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Improving Testing of Solar Energy Photovoltaics
Slip-torque technology used on both input and output conveyors.
By Jim McMahon
Photovoltaic (PV) production is the world's fastest-growing energy technology, increasing by an average of 48 percent each year for the past six years. Evolving wafer-based photovoltaic technologies demand specialized machinery to accommodate these fragile and ever-thinning PV cells.
Automated PV cell manufacturing equipment must provide continuous and high-speed transport and processing while maintaining low breakage rates. Manufacturers must be capable of shifting production volumes quickly, such as ramping up to higher volumes and increasing throughput, while minimizing product damage and striving to reduce costs to manufacture the cells. Manufacturing efficiencies and costs must be addressed from the wafer to the solar cell module, and to the solar panel level.
A key, but sometimes neglected material handling area is machinery infeed and take-away conveyors. One such system developed by Shuttleworth, Inc. for a PV solar cell test unit which was designed and built by Owens Design, uses low back-pressure accumulation on the conveyors to minimize photovoltaic cell damage, and multi-lane throughput on each conveyor for high-volume, consistent product movement on a reduced footprint. This system represents an excellent process solution for the production throughput challenges encountered in wafer-based photovoltaics.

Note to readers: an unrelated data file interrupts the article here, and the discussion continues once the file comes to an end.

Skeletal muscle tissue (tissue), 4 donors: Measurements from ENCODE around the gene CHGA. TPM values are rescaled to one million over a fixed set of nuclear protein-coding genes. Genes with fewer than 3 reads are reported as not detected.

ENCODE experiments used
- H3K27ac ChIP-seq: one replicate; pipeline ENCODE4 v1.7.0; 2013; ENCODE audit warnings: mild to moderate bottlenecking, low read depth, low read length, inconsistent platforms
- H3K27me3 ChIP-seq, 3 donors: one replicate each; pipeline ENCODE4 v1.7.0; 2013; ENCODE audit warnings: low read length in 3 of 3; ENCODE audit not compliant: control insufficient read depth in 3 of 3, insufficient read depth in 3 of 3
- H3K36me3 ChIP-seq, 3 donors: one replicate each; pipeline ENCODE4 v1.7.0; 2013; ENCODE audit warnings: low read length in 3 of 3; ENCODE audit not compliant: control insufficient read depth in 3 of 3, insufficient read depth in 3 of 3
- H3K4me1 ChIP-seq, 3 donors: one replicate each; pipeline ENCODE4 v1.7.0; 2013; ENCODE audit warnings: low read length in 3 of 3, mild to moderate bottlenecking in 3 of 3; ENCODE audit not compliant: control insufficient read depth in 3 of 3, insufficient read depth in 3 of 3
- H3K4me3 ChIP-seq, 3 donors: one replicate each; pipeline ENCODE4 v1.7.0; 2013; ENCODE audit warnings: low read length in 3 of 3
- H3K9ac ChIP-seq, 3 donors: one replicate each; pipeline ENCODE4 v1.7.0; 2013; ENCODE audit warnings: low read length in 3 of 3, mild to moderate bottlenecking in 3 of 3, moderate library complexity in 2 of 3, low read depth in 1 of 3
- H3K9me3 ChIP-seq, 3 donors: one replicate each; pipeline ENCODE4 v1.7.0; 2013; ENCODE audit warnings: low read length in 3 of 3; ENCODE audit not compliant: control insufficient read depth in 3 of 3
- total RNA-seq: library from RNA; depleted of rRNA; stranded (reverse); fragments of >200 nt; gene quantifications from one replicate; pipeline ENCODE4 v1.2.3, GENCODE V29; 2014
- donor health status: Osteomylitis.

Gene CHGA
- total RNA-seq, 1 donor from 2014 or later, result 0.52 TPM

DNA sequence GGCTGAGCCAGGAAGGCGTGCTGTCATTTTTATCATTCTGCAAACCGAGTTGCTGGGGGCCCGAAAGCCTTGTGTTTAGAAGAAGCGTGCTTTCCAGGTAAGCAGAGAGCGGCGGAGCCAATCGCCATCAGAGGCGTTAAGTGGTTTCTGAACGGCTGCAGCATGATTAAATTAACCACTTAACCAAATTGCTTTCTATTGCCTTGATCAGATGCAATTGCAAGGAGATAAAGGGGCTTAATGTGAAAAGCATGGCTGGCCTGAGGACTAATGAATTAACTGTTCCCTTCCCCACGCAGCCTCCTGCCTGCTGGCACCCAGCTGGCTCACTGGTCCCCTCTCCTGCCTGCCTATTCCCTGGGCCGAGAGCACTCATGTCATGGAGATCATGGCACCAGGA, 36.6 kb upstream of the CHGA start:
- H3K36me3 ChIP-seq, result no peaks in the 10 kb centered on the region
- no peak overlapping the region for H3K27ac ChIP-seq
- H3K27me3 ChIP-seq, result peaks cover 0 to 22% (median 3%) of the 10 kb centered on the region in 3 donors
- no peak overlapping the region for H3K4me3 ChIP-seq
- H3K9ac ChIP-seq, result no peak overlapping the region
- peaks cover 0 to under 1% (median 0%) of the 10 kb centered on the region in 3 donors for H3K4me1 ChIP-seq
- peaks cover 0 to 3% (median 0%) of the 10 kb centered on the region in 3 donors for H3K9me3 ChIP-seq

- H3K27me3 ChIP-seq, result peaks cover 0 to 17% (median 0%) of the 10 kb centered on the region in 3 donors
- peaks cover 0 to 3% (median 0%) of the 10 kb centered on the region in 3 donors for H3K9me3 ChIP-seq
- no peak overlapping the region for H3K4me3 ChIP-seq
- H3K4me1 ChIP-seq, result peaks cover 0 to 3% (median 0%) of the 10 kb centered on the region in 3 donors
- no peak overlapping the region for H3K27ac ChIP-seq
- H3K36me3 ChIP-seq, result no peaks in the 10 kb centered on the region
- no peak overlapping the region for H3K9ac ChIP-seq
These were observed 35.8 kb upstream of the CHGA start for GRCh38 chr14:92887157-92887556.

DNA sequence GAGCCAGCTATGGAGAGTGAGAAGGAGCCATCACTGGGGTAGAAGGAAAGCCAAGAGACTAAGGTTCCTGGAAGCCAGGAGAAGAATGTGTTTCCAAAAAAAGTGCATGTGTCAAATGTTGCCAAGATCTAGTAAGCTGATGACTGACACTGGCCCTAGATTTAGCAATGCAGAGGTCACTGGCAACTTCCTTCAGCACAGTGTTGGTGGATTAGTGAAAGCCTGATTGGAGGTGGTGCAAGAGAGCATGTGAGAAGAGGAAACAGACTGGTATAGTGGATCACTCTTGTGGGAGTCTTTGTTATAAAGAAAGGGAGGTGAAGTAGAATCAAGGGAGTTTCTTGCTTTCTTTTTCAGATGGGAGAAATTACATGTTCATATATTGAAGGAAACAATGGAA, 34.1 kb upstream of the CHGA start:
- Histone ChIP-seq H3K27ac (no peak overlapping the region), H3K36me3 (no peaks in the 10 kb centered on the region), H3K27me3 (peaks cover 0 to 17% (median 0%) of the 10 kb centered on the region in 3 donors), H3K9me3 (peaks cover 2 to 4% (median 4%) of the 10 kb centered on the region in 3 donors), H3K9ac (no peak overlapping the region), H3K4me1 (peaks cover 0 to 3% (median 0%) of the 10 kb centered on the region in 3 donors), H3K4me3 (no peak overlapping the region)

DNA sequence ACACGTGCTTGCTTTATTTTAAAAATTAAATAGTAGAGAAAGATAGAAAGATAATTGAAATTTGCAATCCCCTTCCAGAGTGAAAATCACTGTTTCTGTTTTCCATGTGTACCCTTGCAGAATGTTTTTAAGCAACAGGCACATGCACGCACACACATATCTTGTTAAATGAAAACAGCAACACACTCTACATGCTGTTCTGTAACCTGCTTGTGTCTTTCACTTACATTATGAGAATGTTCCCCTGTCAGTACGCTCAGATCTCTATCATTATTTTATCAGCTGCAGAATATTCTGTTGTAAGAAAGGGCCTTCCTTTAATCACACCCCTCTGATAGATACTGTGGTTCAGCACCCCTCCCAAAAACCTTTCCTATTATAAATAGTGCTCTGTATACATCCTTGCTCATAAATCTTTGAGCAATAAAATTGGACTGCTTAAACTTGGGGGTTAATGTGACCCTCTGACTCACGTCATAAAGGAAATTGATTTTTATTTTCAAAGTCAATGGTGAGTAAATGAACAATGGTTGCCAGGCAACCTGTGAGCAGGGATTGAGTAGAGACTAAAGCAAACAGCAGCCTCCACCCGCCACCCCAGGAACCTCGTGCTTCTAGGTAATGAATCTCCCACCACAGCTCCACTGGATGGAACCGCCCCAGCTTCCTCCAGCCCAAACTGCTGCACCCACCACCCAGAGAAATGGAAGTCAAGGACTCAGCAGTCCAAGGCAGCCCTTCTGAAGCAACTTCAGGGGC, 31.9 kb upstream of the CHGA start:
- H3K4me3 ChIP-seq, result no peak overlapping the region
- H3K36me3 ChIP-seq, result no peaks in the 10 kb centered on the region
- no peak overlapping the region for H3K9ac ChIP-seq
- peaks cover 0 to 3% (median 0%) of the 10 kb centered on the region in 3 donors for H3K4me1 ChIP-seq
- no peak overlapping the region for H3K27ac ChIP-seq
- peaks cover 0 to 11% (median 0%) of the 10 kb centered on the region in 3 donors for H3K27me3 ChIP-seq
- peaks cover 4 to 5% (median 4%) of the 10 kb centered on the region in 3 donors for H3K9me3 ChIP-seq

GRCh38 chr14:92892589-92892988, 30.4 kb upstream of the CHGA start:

Designing the Processing Line
Owens Design, Inc. (Owens) designs and manufactures custom, complex capital equipment for companies in the semiconductor, solar, hard disk and related industries. The company combines its expertise in electro-mechanical design, motion control and program management to create innovative systems for its clients. Its in-house mechanical, electrical and software engineering groups integrate with its manufacturing teams to provide smooth development cycles and reduced product costs.
The equipment that Owens developed is an automated work unit which characterizes PV cell efficiency using a current-voltage (I-V) test — handling both very thin, fragile wafers and cells, and thin-film applications under high-speed processing and test conditions. The I-V test subjects a PV cell to a calibrated light source to generate electrical current at different voltages. Using this data, the cell's efficiency can be characterized. The system then sorts the PV cells according to eight different efficiency ratings for subsequent use in solar panels where cells with similar efficiencies are grouped to maximize the overall panel efficiency.